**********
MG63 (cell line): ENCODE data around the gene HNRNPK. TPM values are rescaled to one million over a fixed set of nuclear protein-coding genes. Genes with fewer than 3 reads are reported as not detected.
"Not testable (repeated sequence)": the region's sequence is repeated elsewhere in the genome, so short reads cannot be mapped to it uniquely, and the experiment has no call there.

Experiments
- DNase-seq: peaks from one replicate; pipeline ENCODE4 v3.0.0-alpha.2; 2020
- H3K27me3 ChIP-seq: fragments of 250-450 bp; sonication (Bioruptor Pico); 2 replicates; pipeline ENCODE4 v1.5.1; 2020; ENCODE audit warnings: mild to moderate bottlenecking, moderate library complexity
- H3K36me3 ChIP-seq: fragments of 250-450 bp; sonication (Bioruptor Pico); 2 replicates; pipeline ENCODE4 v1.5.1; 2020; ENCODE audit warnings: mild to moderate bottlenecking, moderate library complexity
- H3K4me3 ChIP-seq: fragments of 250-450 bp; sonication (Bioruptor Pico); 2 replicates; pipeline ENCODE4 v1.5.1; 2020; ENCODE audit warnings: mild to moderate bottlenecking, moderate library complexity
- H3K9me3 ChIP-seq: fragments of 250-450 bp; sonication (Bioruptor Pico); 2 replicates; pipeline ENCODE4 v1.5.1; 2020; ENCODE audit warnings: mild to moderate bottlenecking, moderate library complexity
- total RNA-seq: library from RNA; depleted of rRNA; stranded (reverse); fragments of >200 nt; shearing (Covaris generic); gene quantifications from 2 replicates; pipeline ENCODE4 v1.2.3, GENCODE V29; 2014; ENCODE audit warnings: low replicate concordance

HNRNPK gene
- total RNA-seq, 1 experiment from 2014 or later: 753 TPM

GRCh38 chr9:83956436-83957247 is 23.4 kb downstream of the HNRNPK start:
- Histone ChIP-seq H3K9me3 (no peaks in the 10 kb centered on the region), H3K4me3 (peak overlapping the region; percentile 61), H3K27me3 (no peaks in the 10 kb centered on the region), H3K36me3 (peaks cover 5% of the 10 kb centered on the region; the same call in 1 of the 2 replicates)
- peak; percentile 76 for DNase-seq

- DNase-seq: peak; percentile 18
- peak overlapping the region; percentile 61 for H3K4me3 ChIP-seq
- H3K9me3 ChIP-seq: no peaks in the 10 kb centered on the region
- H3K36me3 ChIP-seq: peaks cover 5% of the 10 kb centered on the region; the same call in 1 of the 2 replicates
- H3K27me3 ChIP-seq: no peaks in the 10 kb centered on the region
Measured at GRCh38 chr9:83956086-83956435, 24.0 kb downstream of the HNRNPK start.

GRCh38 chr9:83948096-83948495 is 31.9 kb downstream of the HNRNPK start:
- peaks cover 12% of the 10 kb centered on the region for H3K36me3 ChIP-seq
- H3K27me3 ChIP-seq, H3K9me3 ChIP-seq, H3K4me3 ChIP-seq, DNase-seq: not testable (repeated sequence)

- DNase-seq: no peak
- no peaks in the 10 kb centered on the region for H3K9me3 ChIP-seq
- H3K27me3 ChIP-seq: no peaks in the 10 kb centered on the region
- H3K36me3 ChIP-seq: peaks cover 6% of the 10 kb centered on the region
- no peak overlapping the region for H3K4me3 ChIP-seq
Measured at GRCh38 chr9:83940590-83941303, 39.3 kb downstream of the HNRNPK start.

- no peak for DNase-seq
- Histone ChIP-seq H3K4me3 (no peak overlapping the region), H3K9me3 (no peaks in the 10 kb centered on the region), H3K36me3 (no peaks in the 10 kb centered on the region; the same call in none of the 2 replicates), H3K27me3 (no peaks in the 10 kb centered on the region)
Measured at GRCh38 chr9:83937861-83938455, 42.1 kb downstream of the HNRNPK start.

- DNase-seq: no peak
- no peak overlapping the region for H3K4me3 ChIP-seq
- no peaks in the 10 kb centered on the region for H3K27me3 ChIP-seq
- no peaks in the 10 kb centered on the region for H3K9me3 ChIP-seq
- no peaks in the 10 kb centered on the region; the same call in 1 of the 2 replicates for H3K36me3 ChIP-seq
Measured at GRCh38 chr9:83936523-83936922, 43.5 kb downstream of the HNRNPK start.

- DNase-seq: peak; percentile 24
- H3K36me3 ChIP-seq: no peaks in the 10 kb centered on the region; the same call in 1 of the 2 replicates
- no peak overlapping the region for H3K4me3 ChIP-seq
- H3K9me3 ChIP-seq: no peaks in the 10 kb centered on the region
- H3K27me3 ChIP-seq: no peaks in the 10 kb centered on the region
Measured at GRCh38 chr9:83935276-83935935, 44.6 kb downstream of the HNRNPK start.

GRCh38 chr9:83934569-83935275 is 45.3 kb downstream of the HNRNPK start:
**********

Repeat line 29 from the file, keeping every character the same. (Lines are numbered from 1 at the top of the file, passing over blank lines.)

Measured at GRCh38 chr9:83940590-83941303, 39.3 kb downstream of the HNRNPK start.